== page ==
Tajanlangit further bared that since last year, the 7107 Islands Cruise ship, the country’s first cruise ship, has been bringing tourists to the various attractions in this tourism triangle – particularly Puerto Galera in Mindoro, the Calamianes group of Islands in Northern Palawan, and Boracay. Thus sparking interest and enthusiasm in other tourists.

At the same time, Tajanlangit disclosed that a tourism explosion is poised to take place in Northern Palawan, with Coron town undertaking infrastructure developments to service tourism. According to Palawan Governor Joel Reyes, several well-established international tourism developers like Banyan Tree and 2 Seasons have already committed to putting up investments in the islands of Palawan.

Another potential Tajanlangit has seen is Tablas Island just four kilometers away from Carabao Island. The place has a natural cove wide enough and deep enough to be ideal for international marina development. Again, Tajanlangit said, the new international airport can make this prospect viable.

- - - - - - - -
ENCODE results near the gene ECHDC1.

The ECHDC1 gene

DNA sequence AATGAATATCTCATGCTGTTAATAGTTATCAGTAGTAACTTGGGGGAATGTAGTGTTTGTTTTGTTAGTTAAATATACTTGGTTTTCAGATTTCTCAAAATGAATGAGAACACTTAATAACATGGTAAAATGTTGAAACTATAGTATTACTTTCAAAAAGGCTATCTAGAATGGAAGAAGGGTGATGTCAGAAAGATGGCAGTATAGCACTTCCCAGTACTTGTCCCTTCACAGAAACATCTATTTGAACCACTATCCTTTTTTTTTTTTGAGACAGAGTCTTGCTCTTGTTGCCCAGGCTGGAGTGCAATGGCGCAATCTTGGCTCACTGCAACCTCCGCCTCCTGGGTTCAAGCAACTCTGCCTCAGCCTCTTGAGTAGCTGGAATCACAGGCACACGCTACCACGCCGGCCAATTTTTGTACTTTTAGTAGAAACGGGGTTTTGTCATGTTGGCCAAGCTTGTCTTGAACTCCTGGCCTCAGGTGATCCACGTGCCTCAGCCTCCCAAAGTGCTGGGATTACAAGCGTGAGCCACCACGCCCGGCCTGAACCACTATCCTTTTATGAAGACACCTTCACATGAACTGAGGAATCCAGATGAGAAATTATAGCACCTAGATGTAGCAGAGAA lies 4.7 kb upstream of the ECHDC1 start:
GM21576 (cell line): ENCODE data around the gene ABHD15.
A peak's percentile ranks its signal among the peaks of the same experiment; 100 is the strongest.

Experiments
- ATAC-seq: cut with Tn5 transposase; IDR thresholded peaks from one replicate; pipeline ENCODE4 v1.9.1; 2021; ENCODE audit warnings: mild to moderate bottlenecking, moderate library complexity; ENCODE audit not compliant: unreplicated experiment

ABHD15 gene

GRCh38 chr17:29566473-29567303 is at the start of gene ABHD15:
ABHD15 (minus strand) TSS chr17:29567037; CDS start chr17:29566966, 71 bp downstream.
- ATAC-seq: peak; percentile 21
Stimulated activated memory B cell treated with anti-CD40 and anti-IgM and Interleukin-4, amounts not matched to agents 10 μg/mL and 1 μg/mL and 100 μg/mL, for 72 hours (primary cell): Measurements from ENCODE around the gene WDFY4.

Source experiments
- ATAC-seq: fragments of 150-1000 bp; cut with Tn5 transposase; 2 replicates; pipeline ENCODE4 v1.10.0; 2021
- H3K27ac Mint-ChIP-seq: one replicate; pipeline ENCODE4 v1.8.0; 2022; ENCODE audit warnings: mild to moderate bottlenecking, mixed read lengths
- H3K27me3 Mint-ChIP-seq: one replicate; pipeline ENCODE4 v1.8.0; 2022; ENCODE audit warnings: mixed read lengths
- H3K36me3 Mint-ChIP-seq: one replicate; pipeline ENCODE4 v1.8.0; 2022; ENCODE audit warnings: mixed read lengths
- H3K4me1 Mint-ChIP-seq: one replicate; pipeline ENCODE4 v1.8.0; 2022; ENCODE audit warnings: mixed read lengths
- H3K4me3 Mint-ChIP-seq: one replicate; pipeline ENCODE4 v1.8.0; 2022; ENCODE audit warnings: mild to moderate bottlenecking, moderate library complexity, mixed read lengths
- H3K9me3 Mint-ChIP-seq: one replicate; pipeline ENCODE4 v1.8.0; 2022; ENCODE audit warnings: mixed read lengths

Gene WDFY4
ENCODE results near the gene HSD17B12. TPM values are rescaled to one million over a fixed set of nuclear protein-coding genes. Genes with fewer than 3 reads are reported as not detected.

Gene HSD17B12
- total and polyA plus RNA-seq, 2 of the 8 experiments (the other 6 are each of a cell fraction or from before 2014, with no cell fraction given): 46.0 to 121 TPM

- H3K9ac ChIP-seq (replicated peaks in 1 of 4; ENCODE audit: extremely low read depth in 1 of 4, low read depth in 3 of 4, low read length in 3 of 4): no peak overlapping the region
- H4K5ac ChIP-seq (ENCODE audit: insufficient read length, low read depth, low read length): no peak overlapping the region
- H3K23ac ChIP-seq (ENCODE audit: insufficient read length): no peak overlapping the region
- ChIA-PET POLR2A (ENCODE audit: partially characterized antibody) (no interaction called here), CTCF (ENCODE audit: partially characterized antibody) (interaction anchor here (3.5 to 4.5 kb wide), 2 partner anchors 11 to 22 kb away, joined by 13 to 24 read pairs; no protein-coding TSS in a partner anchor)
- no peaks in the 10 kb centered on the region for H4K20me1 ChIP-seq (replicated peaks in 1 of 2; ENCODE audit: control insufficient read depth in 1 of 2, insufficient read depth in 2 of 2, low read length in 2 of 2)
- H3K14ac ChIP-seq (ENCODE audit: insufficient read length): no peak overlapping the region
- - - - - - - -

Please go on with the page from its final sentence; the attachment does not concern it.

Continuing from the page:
Tajanlangit said the airport project is an answer to the President’s call for more investments in tourism and infrastructure. The firm thanked the President for her full support of their project.

Nobility personified & the prophet of boom

JA de la Cruz
Business Mirror

It was well President Arroyo and Sen. Noynoy Aquino heeded their better nature instead of the passions of hecklers, as the mourning for the late President Aquino reached its crescendo last week.

For a while there, these political hecklers, led by Sen. Kiko Pangilinan, had feverishly fanned the flames of contrived discord between PGMA and the family riding on the reported efforts (a blunder-in-the-making which has since been denied) by some people in the administration to withdraw the security escorts of the late President even before she succumbed to colon cancer. “Just stay away,” Pangilinan reportedly advised when apprised that PGMA was cutting short her US visit to pay her respects to the former President. He added that if she insists, she should be prepared to be heckled or, worse, even snubbed by the Aquino children. Well, neither “feared” scenarios happened and the “people’s burial,” as it has come to be called, and the country were better off as a result.

Nobility personified